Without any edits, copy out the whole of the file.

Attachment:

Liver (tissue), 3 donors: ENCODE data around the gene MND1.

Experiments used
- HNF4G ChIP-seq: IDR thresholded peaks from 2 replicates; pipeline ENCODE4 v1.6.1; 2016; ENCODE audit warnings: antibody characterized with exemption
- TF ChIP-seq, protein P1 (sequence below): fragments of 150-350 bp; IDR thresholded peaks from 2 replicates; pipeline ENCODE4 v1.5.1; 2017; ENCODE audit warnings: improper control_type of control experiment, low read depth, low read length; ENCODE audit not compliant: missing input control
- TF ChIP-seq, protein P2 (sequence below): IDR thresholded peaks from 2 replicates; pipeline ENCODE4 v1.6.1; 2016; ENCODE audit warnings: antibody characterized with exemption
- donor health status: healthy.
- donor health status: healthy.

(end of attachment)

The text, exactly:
Liver (tissue), 3 donors: ENCODE data around the gene MND1.

Experiments used
- HNF4G ChIP-seq: IDR thresholded peaks from 2 replicates; pipeline ENCODE4 v1.6.1; 2016; ENCODE audit warnings: antibody characterized with exemption
- TF ChIP-seq, protein P1 (sequence below): fragments of 150-350 bp; IDR thresholded peaks from 2 replicates; pipeline ENCODE4 v1.5.1; 2017; ENCODE audit warnings: improper control_type of control experiment, low read depth, low read length; ENCODE audit not compliant: missing input control
- TF ChIP-seq, protein P2 (sequence below): IDR thresholded peaks from 2 replicates; pipeline ENCODE4 v1.6.1; 2016; ENCODE audit warnings: antibody characterized with exemption
- donor health status: healthy.
- donor health status: healthy.